Some sailors meticulously took a dime and painstakingly rolled their neckerchiefs until they looked like a yard's worth of garden hose: Other lazy bastards (like myself) would take their neckerchief to some gal at a naval tailors and have her turn out what was known as a `greasy snake:' You could get two `snakes' out of a regulation neckerchief. Pressed flat, they looked great and were light enough to blow all over hell and half Georgia in a light breeze.
Some tied their knot at the bottom of the `V' of their jumper collar: others liked a high knot a couple of inches above the `V.' Sure, the old barnacle butt CPOs would rag you... "Dex you look like a gandam Pogey Bait Fennolly Hopper." Never knew what a Fennolly Hopper was: only know I looked like one so Stuke must have looked like one too. Only old heavy gut ballasted chief petty officers had actually seen whatever Pogey Bait Fennolly Hoppers were `cause the last one died before Abe Lincoln was born.
SUBRON Six had a couple of old bastards that had dated Abe's mother when she had all her own teeth. The trou: The old stand-by thirteen-button blue bellbottoms had a pocket for a pocket watch. By 1959, it had become a `Zippo lighter' pocket. You tucked your pack of whatever you smoked in your sock. Your wallet got folded clam shell style and got folded over the top of the waist of your trou and you pulled your jumper down to cover it: every barmaid and hooker knew the exact location. You never put anything in your jumper pocket except your I.D. and liberty card. Anything else looked like hell and if you were wearing whites, reaching in your pocket for stuff would get it dirty.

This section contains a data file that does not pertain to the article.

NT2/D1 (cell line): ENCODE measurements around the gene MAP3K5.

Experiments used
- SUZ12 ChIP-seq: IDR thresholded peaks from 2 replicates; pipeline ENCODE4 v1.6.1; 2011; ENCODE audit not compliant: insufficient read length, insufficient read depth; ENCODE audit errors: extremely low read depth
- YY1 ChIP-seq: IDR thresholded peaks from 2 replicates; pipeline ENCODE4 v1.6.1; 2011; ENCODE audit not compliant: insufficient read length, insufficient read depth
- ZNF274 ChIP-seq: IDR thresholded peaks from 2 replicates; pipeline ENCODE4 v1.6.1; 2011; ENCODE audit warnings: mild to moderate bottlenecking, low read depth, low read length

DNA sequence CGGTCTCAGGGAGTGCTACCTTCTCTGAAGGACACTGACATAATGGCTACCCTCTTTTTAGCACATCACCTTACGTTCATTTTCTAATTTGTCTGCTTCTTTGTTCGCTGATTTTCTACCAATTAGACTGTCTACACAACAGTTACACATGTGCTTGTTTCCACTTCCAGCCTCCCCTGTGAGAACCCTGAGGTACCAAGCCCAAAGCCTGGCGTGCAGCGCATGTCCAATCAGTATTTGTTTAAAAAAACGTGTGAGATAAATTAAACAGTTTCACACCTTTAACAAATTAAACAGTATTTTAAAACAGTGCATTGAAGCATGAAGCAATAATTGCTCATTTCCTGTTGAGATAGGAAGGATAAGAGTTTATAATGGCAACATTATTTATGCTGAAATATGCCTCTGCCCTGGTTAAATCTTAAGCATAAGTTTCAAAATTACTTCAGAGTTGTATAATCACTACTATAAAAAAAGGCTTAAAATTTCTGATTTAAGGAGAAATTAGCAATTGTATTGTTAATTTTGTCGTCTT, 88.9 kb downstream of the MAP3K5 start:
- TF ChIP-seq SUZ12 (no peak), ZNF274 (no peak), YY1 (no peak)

A good set of tailor made, seafarer whites had a patch pocket instead of the weird slit pocket that came on regulation whites. A real set of thirteen- button blues or whites had no belt loops. Instead there were a series of eyelets right above the terminal point of your ass crack called `gussets' and you had a mate lace them up and square knot them to your size.
It was `Navy:' Old Navy. Back then, being `Old Navy' was damned important. So you decked yourself out in dress canvas: rolled across your quarterdeck: popped a snappy salute to the colors aft: the Topside Watch hollered, "Hey Dex, if you get laid twice, bring me back one." "Sure horsefly, you bet."
And, you were off to terrorize the civilian population: you were in Arliegh Burke's Navy and you looked like an American bluejacket: because that was exactly what you were.
It is what every saltwater, deep-diving sonuvabitch who came before you was: and in 1959, we all knew deep down in our hearts that would always be the way it was. Nobody would ever be so gandam stupid as to let go of that uniform. Hell, we all knew that our sons and grandsons would someday wear that wonderful symbol of the finest Navy that God ever assembled.
At the time it was called Indo-China, nobody knew where it was: or cared. Nobody had ever heard of Elmo Zumwalt, the forward thinker who invented saltwater mediocrity. And somewhere, somebody decided thirteen button blues were out-dated and that the history of the United States Navy was not enough to excite young men so they cret ated compensation and education bribes: and quit handing young lads copies of "This is Your Navy" by Theodore Roscoe.